A recent study published in the New England Journal of Medicine found that obesity was often established by age 5, and nearly half of those kids who became obese by the eighth grade were already overweight when they started kindergarten.
Researchers agree that the strongest window of opportunity for obesity prevention is during those critical first five years.
Research has also shown that access to high-quality early education during those critical years is key to bridging the growing achievement gap.
With child care enrollment at an all-time high in the United States, providers not only have an obligation to lay the foundation for later academic proficiency, but also to help promote the establishment of wellness awareness and healthy habits.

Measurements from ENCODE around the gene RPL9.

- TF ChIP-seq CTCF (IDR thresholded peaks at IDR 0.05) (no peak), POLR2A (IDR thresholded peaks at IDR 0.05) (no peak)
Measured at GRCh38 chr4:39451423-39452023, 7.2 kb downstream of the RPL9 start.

In fact, programs providing care for children from birth through age five -- especially those providing meals and snacks -- represent the single most influential point for changing the current devastating obesity trends.
Fortunately for those of us committed to this field, it is far simpler to establish good habits than to break bad habits that have already been formed. Children are born curious; it is important to instill the same curiosity around food that they have about everything else in their environment.
Where did it come from?
In what season did it grow?
How did it grow?
In a health-conscious community like ours, there are programs like NBCC's Garden of Eatin' where curiosity-inspiring garden activities are woven into the daily curriculum for children as young as six weeks, creating the awareness among children that learning about what they eat is as important as knowing their letters and numbers.